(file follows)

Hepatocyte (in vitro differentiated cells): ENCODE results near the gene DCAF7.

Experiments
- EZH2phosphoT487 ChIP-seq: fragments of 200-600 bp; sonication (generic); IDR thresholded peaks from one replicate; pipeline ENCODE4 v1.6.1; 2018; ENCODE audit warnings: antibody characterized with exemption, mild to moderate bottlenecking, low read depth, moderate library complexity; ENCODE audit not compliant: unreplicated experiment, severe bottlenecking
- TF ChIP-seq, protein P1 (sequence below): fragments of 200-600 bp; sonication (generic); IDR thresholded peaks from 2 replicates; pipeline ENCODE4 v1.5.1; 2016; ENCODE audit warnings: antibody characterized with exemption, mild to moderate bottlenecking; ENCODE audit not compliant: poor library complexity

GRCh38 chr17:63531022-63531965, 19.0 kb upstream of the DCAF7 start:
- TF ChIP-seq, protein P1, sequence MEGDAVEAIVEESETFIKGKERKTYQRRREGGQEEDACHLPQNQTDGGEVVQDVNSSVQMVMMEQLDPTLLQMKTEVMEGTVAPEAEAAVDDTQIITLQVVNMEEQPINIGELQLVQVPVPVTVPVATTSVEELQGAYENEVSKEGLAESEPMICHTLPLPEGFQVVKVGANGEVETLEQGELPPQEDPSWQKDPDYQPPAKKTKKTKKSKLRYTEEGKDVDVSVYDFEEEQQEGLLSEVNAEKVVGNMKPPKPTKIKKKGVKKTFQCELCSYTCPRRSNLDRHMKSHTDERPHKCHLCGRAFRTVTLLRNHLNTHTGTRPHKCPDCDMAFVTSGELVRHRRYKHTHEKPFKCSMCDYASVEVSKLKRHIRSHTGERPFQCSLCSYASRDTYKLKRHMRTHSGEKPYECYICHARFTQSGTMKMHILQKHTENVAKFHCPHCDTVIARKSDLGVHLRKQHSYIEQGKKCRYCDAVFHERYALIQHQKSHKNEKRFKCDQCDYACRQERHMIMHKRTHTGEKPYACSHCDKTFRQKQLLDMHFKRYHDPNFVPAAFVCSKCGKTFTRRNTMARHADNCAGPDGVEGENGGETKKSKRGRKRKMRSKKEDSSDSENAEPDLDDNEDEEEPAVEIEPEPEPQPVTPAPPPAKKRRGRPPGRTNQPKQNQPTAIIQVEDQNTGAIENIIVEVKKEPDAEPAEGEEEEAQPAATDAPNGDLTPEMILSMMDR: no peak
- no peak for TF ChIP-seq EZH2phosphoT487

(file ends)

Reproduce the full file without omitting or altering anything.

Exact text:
Hepatocyte (in vitro differentiated cells): ENCODE results near the gene DCAF7.

Experiments
- EZH2phosphoT487 ChIP-seq: fragments of 200-600 bp; sonication (generic); IDR thresholded peaks from one replicate; pipeline ENCODE4 v1.6.1; 2018; ENCODE audit warnings: antibody characterized with exemption, mild to moderate bottlenecking, low read depth, moderate library complexity; ENCODE audit not compliant: unreplicated experiment, severe bottlenecking
- TF ChIP-seq, protein P1 (sequence below): fragments of 200-600 bp; sonication (generic); IDR thresholded peaks from 2 replicates; pipeline ENCODE4 v1.5.1; 2016; ENCODE audit warnings: antibody characterized with exemption, mild to moderate bottlenecking; ENCODE audit not compliant: poor library complexity

GRCh38 chr17:63531022-63531965, 19.0 kb upstream of the DCAF7 start:
- TF ChIP-seq, protein P1, sequence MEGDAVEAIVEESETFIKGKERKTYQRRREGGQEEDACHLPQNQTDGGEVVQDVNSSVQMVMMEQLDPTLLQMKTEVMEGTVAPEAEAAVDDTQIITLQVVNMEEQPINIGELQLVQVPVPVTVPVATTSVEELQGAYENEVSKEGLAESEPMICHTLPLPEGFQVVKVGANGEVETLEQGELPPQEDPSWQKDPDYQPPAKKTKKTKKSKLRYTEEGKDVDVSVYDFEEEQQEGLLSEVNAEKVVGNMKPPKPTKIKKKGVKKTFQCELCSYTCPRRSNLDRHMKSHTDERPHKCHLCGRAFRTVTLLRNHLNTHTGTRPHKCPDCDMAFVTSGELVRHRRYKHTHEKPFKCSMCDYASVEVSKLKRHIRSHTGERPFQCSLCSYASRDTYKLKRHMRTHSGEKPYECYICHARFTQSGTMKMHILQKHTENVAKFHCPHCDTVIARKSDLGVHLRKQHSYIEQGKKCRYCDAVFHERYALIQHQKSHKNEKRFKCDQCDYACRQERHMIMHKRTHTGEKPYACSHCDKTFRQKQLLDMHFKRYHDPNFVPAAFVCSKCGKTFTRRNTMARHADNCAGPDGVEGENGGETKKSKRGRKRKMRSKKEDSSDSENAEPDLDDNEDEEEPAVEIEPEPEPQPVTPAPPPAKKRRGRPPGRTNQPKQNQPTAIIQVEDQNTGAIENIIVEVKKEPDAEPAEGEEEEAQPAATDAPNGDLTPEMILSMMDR: no peak
- no peak for TF ChIP-seq EZH2phosphoT487